HISTORY OF HAMILTON SCHOOL
The idea of a Girls School in the Suid Afrikaansche Republiek first came to fruition in 1878 as a result of the efforts of Mrs Bosman, wife of Ds Bosman.
She secured the services of Miss Cleary and Miss Ruggles who came out from the U.S.A. The school did not last long because Miss Cleary died in August 1878 and Miss Ruggles left for Natal soon after.
For fifteen year hereafter boys and girls attended the same school. President Paul Kruger was not very sympathetic to the idea of girls receiving higher education and they certainly did not deserve a separate school of their own.
However in 1893, the State purchased a house belonging to Mr Ford in Skinner Street.
It was here that Miss J A Lorenz, the Headmistress, started the Hoogere Meisjes-school in 1893. She was keen on a parallel medium institution. In 1894 the Z.A.R. took control of the School and appointed Miss C S Roodhuizen as Headmistress. When she resigned in 1896 to get married, Miss A E Adriani, who had recently arrived from Holland, was appointed in her place. The School prospered under Miss Adriani and became known as the “Staatsmeisjesschool”. The School also trained students to become teachers and when the constantly increasing enrolment reached 300 pupils, plans were set in motion for the construction of a new building.
In 1893, the Z.A.R. bought two stands in Visagie Street from Mr Barend van Erkom and Mrs Scholz.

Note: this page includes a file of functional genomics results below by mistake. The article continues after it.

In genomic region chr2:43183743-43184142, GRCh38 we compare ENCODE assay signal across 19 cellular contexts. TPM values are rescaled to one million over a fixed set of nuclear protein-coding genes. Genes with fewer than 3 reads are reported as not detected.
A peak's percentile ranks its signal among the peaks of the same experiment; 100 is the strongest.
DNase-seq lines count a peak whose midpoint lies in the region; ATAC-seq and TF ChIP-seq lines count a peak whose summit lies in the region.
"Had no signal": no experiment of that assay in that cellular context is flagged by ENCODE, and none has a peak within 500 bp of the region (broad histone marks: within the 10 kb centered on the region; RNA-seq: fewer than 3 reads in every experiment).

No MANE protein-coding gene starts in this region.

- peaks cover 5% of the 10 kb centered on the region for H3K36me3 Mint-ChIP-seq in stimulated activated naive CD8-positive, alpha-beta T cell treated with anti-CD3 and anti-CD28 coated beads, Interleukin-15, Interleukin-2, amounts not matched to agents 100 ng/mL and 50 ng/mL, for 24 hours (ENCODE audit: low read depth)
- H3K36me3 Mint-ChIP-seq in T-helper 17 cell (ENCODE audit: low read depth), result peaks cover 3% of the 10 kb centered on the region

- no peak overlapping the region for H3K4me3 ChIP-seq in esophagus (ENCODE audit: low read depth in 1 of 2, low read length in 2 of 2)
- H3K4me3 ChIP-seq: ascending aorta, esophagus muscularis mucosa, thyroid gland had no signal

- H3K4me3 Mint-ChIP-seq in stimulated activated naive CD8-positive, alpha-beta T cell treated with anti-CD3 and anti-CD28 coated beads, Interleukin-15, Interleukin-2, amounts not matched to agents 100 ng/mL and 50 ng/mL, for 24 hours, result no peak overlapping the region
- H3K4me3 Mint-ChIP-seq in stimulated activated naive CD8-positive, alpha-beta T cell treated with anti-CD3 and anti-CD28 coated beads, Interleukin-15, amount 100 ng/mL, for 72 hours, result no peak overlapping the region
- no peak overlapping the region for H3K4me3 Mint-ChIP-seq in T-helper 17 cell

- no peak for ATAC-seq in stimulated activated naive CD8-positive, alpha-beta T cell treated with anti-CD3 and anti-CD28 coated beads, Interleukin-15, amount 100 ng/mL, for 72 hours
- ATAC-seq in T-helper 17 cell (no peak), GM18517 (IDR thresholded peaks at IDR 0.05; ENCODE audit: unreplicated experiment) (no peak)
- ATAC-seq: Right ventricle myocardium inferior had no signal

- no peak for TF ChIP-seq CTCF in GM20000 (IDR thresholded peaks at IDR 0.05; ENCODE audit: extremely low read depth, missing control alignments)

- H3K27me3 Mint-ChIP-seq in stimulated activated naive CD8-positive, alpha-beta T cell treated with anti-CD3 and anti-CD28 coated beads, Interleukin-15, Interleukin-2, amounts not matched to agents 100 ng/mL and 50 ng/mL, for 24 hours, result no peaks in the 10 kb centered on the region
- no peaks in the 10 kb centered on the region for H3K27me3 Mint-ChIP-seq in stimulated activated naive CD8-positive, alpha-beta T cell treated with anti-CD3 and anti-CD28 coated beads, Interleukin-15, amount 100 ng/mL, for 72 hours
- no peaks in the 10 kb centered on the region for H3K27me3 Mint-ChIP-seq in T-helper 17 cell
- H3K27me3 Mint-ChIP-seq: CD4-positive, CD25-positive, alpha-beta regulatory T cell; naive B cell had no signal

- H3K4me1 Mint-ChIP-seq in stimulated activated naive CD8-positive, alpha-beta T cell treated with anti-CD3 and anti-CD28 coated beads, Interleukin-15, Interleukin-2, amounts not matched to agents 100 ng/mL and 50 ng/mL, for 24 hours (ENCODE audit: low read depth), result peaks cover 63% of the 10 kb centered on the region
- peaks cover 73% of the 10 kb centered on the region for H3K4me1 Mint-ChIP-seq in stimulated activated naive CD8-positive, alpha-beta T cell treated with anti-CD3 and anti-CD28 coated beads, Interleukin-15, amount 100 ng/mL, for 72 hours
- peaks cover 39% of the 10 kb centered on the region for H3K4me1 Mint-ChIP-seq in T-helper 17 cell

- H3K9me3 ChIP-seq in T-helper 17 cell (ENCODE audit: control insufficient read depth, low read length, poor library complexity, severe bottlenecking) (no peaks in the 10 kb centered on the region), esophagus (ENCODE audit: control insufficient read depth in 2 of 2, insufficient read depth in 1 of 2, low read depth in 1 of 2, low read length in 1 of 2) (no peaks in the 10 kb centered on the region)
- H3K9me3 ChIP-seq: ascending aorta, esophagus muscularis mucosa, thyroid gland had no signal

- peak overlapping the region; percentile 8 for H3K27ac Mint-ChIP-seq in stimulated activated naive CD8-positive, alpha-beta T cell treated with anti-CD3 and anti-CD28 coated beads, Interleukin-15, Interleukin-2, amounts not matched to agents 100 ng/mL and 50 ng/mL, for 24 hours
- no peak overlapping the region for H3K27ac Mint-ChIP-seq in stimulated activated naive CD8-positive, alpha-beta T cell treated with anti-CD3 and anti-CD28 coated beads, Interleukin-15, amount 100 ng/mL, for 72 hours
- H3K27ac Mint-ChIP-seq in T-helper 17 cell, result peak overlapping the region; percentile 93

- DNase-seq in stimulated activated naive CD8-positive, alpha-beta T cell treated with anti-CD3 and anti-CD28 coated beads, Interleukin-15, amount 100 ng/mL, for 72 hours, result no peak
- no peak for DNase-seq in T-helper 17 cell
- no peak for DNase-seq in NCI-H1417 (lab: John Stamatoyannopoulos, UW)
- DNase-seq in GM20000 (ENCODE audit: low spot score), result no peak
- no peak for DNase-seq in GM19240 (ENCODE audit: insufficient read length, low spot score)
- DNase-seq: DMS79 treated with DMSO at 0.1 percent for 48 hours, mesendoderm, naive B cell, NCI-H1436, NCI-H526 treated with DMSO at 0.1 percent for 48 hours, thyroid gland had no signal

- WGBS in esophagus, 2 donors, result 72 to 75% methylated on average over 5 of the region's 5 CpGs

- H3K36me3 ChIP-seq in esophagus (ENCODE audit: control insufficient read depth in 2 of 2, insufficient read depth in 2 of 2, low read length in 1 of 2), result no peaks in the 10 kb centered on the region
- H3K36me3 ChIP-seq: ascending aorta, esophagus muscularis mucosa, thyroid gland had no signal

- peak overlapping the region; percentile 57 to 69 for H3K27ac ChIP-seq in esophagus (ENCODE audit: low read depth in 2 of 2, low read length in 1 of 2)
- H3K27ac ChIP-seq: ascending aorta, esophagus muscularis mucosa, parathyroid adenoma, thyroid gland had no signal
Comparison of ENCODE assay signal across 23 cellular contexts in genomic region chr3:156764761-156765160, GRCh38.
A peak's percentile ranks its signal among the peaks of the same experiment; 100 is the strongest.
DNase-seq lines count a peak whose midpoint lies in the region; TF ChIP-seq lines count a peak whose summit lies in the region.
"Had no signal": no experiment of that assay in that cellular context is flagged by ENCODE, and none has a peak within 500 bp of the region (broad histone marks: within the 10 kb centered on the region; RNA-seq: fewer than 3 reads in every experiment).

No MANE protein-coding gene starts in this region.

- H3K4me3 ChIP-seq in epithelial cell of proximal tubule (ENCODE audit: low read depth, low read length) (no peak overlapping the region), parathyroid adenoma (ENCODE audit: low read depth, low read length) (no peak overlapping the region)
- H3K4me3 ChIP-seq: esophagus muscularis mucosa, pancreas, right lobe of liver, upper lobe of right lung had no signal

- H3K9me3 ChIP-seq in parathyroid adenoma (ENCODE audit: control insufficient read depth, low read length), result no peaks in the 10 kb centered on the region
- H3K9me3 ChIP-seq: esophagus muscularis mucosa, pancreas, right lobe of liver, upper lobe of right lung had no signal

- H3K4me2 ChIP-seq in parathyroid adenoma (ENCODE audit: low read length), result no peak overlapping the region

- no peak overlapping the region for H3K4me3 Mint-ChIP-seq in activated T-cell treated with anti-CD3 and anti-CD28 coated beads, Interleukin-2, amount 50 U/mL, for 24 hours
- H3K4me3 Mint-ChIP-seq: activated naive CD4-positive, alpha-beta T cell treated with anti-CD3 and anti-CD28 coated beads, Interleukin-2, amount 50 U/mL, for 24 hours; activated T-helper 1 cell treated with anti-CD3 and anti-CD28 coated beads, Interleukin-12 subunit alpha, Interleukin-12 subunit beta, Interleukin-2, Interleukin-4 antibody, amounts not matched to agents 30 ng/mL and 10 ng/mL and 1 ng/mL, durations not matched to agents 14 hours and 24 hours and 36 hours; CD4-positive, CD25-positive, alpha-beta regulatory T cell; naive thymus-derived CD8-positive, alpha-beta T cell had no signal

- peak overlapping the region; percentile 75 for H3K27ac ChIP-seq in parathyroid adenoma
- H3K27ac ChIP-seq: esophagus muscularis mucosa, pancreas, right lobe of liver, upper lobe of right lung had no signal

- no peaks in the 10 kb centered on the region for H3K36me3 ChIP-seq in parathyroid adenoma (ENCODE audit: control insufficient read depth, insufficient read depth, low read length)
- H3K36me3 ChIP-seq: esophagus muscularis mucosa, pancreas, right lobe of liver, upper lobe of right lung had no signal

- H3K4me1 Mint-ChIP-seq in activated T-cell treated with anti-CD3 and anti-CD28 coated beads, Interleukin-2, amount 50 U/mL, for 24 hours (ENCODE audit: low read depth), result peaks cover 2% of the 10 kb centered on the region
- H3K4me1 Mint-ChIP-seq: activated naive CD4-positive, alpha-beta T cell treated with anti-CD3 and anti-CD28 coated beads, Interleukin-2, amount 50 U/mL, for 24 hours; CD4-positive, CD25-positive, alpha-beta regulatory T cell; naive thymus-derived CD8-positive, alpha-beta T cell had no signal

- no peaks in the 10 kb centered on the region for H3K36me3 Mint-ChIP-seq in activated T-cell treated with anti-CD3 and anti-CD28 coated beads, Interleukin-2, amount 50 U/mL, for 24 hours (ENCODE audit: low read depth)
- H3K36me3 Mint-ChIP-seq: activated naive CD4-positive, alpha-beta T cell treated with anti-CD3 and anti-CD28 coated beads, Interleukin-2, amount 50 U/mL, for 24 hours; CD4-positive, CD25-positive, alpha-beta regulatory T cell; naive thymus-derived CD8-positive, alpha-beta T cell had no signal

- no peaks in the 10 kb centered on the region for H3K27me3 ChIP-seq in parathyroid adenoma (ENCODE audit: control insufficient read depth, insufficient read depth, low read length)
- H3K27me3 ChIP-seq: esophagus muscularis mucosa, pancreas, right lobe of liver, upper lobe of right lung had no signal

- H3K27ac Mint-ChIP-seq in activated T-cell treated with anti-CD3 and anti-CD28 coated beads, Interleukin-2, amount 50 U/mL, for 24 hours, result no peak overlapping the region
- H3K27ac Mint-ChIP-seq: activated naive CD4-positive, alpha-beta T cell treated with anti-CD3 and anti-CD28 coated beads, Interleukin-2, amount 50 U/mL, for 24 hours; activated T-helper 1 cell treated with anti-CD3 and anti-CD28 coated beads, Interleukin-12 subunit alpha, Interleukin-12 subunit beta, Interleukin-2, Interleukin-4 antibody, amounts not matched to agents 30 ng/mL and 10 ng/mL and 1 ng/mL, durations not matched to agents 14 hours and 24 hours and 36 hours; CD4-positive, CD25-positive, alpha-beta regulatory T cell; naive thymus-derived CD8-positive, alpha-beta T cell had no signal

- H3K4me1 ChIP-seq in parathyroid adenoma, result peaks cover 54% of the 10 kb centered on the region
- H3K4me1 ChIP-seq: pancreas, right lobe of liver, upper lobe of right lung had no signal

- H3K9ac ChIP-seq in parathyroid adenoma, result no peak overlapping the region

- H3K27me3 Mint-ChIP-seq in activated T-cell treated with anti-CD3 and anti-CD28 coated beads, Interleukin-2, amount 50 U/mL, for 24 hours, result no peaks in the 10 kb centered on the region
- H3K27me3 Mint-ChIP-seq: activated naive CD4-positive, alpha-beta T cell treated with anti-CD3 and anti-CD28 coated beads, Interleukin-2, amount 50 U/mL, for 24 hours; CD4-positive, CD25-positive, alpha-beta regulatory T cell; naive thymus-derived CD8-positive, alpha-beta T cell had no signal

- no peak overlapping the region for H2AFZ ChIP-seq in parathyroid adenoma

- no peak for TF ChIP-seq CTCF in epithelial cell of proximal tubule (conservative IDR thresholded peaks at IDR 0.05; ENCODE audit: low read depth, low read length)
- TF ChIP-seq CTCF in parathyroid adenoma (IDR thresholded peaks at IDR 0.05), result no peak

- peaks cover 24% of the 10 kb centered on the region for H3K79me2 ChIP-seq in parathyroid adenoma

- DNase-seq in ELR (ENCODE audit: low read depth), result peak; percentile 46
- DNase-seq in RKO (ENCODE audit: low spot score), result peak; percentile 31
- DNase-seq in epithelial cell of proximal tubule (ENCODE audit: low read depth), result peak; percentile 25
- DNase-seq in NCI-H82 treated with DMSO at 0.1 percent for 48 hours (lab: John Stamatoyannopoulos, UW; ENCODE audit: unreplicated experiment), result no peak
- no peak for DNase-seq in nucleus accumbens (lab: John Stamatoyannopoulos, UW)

During 1897 the four sites were cleared and the construction of our Building began in earnest during 1898. The matron of the hostel in Skinner Street was Miss Koster. The P.W.D. Architect was Mr Jacobus Klasing. They met as a result of our Building being erected and were married in 1898. Their daughter, Mrs Elisabeth Cuff, visited the school for the first time in August, 1979.
The Building was constructed by Daanen and Dorlas at a cost of L14 498. According to the State Archives, work commenced on 15 October, 1898 and was completed on 25 July 1899. It is certainly one of the finest examples of the late Victorian Architecture to be seen in the Transvaal. The construction of this Building at today’s costs, would set us back approximately R750 000 (1977).
Miss Adriani moved into the Building in September 1899. Preparations were under way for the official opening in October, 1899 but all schools in the Republic were officially closed on the 1st October 1899 because of the impending war. The exact date of the closure of this Building is not known, but it is recorded that Miss Adriani and a small group of girls sang in front of Paul Kruger’s house on the 10 October.
In January 1900 the Building was commissioned as a hospital and the teachers volunteered service with the Red Cross for the duration of the Anglo-Boer War.
At the end of the Anglo-Boer War, the Building again served as a school when the “Girl’s High School” opened on 10 October 1902. Miss Edith Aitken was appointed Headmistress in charge of four teachers and 126 girls. The redoubtable “E.A.” ensured that the fine education she had received at North London Collegiate School under Miss Buss, would be passed on to her staff and pupils.
One of her rules was that “all girls must change their out-door shoes for low-heeled slippers on entering the school building”. Mrs Trouw, a pupil at that time, tells us that girls were expected to have at least four pairs of shoes for school – to cope with rain, sun, P.T. and walking in the building. E.A.’s rule has certainly helped preserve the beautiful imported Italian marble floor tiles in the corridors.
In 1908 a school play drew this comment from a young visitor, “It’s quite worth sixpence (five cents)”. I know that those who saw “Joseph” recently will be struck by the inflation rate over the past 70 years.